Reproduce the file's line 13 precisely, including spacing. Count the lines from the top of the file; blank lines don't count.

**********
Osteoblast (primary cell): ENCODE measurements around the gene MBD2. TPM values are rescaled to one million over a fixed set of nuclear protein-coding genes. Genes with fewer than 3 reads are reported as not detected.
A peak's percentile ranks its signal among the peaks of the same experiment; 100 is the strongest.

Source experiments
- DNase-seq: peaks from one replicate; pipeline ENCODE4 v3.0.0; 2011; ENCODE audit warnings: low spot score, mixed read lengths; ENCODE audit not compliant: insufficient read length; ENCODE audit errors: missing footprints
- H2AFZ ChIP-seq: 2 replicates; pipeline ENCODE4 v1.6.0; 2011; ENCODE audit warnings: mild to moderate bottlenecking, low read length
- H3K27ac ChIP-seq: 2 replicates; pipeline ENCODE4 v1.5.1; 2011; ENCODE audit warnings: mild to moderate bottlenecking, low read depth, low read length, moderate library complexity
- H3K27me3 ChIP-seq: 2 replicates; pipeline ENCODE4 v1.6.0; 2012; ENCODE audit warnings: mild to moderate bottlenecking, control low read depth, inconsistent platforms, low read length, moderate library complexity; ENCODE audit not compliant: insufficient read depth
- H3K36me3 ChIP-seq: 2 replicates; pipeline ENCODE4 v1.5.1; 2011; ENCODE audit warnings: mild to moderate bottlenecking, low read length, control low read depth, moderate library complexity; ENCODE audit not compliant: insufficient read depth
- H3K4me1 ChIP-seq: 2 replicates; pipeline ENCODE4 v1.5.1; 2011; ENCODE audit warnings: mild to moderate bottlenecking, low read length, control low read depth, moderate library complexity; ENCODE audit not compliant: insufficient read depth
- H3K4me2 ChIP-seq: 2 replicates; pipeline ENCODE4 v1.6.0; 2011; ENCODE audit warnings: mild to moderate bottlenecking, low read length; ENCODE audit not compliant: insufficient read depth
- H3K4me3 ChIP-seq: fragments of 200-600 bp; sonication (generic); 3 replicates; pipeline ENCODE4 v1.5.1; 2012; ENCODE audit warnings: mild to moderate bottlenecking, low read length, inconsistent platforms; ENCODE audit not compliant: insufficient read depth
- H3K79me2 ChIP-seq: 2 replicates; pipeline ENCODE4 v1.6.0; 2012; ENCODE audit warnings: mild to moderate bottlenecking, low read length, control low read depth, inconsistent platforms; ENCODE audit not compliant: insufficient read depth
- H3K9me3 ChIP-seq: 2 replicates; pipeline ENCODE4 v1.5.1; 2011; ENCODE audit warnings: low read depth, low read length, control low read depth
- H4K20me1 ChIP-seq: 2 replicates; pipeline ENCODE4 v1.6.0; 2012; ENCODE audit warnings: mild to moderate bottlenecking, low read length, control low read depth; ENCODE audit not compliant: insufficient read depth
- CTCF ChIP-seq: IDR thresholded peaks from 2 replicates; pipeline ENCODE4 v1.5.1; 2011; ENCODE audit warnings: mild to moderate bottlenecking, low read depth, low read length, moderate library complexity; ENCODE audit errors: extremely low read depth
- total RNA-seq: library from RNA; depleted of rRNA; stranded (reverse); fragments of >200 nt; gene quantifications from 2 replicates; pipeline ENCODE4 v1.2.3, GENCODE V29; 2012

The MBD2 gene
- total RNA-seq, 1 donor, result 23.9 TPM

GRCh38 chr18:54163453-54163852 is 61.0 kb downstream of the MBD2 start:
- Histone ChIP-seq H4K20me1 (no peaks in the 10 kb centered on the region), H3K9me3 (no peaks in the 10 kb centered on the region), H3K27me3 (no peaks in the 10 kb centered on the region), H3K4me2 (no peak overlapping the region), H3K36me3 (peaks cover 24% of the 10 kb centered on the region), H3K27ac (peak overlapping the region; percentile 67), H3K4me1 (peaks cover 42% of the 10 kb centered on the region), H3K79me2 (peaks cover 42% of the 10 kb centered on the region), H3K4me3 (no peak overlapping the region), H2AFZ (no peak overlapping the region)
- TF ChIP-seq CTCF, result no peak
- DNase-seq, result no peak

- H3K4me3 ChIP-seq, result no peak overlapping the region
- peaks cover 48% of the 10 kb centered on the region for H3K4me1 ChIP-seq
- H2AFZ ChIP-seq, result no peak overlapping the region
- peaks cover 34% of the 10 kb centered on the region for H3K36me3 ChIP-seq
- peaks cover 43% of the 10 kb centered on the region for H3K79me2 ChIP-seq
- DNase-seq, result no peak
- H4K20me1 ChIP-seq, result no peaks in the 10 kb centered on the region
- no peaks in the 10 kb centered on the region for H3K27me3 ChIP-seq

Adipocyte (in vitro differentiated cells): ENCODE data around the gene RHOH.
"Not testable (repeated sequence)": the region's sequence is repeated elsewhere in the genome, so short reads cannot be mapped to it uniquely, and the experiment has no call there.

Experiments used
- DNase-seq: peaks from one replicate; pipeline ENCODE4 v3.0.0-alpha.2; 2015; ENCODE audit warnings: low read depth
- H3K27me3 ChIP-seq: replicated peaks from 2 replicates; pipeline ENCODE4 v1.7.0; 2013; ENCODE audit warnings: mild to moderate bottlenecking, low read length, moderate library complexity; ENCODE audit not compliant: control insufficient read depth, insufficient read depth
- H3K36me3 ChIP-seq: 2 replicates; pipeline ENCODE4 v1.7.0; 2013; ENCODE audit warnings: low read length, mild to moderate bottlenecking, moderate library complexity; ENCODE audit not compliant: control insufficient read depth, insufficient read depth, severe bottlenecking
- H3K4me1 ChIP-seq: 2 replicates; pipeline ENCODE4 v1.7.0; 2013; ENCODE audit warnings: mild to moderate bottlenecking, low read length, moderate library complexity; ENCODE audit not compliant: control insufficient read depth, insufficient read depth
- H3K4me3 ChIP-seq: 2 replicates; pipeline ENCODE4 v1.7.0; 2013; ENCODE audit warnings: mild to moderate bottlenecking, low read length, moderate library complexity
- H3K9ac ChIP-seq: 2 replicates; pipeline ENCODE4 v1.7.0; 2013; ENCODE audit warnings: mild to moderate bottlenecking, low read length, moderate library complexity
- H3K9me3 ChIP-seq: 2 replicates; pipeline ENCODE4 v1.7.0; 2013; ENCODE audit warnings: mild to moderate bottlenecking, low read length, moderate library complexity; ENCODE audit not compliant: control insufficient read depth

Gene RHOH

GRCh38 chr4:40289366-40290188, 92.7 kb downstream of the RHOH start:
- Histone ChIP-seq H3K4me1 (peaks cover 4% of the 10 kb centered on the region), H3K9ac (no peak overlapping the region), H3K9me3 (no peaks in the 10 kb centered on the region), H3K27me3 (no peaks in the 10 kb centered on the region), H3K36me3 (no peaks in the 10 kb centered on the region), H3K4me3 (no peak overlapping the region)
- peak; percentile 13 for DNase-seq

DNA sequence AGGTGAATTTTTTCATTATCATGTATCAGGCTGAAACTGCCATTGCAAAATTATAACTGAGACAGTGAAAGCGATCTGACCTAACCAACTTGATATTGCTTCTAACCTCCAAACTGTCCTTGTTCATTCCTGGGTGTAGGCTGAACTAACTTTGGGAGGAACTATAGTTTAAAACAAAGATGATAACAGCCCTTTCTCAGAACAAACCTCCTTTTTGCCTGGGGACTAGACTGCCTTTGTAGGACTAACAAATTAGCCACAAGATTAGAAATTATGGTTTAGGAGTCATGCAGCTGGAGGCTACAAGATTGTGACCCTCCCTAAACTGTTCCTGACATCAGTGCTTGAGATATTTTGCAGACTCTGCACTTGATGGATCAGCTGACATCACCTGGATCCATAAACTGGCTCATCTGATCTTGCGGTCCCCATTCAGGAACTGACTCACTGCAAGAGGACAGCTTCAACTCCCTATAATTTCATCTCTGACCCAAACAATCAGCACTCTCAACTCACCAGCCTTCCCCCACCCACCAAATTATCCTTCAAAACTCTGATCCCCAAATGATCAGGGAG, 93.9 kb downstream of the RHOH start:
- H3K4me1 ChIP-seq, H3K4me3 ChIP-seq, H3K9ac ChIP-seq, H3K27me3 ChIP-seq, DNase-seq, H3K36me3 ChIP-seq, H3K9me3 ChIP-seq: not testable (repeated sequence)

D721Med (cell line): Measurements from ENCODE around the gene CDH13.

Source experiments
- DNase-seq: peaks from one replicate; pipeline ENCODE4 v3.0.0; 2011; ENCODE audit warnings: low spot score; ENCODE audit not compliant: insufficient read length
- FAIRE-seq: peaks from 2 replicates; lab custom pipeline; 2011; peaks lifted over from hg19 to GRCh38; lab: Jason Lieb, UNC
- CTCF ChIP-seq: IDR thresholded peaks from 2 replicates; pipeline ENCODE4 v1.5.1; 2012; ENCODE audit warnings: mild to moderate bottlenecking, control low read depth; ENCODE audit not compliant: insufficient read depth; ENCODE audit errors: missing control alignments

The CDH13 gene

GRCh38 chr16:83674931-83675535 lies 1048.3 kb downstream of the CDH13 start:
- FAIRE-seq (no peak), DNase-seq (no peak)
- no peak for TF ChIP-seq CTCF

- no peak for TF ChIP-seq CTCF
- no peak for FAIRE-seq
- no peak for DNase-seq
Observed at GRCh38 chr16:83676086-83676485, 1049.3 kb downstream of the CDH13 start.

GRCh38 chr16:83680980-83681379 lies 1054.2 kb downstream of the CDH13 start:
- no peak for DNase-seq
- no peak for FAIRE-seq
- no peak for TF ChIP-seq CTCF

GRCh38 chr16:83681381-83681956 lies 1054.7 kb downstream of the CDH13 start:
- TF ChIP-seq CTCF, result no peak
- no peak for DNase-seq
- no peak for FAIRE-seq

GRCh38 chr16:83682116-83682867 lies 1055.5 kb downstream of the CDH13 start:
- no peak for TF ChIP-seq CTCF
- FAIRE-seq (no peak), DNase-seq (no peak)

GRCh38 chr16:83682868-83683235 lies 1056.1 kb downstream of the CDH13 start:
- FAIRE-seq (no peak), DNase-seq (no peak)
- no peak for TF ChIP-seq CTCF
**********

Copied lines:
- H3K9me3 ChIP-seq: 2 replicates; pipeline ENCODE4 v1.5.1; 2011; ENCODE audit warnings: low read depth, low read length, control low read depth